During the times we are living in, it is an excellent thing to seek out our own kind, those that share the same "growing edge" of perception that we do. There is power in numbers and the collective is where the greatest amount of transformation can occur for the planet as a whole. Even so, every so often, you will find you need to step aside and follow an inner prompting that is not, strictly speaking, in keeping with the group.
What does such a choice amount to, in the bigger scheme? I would suggest, a couple of things. One is, we are each unique individuals, and sometimes, the uniqueness can get lost in the affinity (the a "fin" ity!) we have with our brothers and sisters. To support this uniqueness, we need to break ranks for a bit. We can then rejoin, renewed and fortified in the truth of our being. Another piece is that the one who cuts away from the group can come upon a very significant and/or important piece of awareness and can return and share it such that all benefit. Even the best of collective energies can stand to be refreshed in such a manner.
I ask myself why bring this notion up now. I think it is because there are some very strong currents out there regarding what is going on here on this amazing planet at this time. When advised to go with the flow, the question becomes "which flow?" I think the answer is . . "your own." Sometimes you cannot always tell what that flow is until you separate for a short time (or longer if you need it).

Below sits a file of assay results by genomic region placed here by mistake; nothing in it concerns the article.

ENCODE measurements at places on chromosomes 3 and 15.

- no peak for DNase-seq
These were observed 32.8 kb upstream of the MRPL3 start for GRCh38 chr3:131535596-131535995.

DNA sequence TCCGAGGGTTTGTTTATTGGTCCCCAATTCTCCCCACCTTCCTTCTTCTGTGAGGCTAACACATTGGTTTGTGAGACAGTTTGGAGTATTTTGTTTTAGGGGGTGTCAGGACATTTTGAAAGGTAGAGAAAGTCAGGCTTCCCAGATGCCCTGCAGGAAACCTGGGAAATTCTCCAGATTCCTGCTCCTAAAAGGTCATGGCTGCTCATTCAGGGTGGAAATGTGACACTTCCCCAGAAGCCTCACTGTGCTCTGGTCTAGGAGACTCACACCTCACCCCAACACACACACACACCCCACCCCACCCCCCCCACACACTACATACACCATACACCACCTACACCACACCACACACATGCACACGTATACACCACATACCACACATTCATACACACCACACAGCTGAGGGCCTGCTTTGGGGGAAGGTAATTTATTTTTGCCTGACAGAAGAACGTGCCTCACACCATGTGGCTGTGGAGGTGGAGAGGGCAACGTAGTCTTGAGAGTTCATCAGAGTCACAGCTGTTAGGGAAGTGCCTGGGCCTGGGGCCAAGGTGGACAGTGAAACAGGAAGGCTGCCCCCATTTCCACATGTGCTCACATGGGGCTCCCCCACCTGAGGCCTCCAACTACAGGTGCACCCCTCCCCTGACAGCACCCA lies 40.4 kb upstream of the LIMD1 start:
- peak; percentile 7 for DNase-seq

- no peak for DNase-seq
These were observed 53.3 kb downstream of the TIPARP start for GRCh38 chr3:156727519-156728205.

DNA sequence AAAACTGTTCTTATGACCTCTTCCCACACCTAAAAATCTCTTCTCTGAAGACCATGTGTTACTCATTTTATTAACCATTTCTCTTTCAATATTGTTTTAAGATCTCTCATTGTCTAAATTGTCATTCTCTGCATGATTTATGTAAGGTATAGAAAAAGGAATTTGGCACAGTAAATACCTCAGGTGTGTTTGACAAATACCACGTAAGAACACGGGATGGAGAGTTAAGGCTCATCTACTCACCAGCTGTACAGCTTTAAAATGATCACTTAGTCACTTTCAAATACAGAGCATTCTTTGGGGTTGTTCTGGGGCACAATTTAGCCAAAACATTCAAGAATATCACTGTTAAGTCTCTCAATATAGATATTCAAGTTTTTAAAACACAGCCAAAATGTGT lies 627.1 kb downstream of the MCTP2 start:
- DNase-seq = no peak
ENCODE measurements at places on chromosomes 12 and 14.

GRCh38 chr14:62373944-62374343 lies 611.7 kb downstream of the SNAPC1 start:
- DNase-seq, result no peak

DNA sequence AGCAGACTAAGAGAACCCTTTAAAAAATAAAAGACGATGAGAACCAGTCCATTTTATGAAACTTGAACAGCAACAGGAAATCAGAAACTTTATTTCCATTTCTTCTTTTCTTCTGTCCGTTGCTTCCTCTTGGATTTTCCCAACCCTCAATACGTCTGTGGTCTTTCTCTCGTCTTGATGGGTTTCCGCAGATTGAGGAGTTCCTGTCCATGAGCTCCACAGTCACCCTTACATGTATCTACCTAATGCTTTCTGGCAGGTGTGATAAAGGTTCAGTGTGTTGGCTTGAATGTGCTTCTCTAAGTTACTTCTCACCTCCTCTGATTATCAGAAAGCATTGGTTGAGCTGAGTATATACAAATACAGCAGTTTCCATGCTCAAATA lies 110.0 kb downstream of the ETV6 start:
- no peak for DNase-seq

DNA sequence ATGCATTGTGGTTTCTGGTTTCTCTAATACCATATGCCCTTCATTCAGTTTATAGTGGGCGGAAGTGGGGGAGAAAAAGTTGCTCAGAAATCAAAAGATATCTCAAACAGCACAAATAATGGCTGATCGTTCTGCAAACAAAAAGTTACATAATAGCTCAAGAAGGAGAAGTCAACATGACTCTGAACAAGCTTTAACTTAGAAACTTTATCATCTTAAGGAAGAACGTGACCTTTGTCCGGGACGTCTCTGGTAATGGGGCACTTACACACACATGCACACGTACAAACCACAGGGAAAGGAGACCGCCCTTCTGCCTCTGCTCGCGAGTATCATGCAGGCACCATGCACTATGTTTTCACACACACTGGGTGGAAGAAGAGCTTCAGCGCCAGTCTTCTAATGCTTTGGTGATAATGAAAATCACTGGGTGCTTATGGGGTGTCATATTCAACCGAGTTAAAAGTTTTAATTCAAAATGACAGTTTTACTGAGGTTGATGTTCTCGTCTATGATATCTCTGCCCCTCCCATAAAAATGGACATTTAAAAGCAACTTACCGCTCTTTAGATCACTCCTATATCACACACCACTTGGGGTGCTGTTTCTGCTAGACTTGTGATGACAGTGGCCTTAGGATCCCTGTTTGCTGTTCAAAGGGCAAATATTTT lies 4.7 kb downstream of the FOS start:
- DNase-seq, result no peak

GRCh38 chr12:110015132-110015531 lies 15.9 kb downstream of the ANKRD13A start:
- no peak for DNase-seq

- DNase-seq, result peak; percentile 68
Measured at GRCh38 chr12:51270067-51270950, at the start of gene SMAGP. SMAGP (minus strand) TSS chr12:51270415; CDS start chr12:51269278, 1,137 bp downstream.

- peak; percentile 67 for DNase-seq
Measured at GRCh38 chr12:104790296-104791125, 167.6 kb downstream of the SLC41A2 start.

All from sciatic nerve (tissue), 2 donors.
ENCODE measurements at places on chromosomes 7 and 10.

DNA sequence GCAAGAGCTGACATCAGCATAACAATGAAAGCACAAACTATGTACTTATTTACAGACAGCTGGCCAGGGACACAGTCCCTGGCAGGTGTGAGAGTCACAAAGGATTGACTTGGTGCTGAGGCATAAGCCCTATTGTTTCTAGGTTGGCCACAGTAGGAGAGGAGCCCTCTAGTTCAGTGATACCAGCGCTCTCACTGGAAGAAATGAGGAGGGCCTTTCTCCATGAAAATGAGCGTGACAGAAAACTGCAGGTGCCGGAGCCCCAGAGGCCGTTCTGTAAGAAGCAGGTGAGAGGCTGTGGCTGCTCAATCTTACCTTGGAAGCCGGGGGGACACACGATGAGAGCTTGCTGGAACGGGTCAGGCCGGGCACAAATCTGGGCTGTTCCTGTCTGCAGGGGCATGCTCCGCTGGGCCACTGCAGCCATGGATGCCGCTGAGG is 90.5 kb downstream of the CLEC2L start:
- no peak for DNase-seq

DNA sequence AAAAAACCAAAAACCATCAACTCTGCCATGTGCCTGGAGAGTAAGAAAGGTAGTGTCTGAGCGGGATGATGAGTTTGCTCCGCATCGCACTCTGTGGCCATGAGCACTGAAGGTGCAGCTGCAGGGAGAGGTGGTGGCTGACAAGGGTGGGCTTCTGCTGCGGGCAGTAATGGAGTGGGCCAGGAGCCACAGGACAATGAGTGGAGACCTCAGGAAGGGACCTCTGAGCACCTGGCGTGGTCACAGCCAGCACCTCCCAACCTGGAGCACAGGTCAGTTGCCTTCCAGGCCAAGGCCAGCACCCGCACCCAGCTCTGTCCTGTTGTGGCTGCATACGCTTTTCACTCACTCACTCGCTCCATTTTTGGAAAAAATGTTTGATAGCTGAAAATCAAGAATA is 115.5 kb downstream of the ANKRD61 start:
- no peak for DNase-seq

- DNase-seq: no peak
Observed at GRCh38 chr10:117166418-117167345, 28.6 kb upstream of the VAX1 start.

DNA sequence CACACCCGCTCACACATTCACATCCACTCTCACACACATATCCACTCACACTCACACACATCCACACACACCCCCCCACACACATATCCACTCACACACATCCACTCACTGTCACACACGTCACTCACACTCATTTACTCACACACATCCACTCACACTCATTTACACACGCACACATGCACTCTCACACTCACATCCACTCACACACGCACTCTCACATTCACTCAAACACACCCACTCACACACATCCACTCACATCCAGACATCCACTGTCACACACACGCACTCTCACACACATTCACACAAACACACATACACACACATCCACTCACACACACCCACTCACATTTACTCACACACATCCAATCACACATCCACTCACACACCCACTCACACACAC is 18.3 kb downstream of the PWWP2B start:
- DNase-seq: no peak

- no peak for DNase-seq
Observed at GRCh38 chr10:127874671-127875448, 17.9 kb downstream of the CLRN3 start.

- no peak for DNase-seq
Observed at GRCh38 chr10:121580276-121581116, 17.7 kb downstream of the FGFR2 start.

The power of and need for bonding one with another is potent indeed and, among other things, increases the strength of our immune systems and gives us the ability to deeply relax. Lynn McTaggert's work shows us about just how powerful our ties to each other are. I bow in gratitude for her work. And . . . the fish that turned left is doing something very important for the whole, potentially.
Years ago, a book Jonathan Livingston Seagull became a runaway best seller. It was the story of a seagull that left the group and gained great wisdom that serves the very ones he left. Similar kind of thing. I have in other places pointed out an observation about dolphins I have had that they seem to have mastered the ability to be pod members and retain their individuality at the same time like no where else in nature that I have observed. I don't think humans are that good at doing these two things simulaneously yet, so, until we master that, maybe a little veering off here and there is a good thing. Just saying! And re-unions are so much fun!